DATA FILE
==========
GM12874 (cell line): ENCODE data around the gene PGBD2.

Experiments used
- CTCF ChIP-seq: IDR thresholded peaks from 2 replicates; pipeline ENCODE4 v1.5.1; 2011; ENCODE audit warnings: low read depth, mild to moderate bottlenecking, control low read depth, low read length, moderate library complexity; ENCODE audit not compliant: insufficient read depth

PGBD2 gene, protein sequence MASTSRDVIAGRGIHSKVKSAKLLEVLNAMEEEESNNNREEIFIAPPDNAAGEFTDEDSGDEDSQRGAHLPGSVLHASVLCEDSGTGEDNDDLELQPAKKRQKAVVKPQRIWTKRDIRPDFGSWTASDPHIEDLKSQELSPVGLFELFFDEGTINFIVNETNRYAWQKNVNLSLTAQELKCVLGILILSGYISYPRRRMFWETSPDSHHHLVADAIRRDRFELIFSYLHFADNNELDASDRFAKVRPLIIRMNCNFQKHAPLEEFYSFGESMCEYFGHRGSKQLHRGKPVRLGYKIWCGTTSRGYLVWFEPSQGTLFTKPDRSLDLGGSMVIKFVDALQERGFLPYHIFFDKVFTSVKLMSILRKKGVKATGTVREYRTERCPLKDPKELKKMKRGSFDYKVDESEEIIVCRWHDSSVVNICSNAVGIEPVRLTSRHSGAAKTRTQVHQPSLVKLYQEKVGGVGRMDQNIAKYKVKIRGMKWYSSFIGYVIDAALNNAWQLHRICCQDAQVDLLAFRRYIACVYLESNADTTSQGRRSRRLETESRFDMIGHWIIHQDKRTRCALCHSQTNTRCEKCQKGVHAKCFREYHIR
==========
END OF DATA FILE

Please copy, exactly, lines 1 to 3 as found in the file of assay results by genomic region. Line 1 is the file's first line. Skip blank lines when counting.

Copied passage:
GM12874 (cell line): ENCODE data around the gene PGBD2.

Experiments used
- CTCF ChIP-seq: IDR thresholded peaks from 2 replicates; pipeline ENCODE4 v1.5.1; 2011; ENCODE audit warnings: low read depth, mild to moderate bottlenecking, control low read depth, low read length, moderate library complexity; ENCODE audit not compliant: insufficient read depth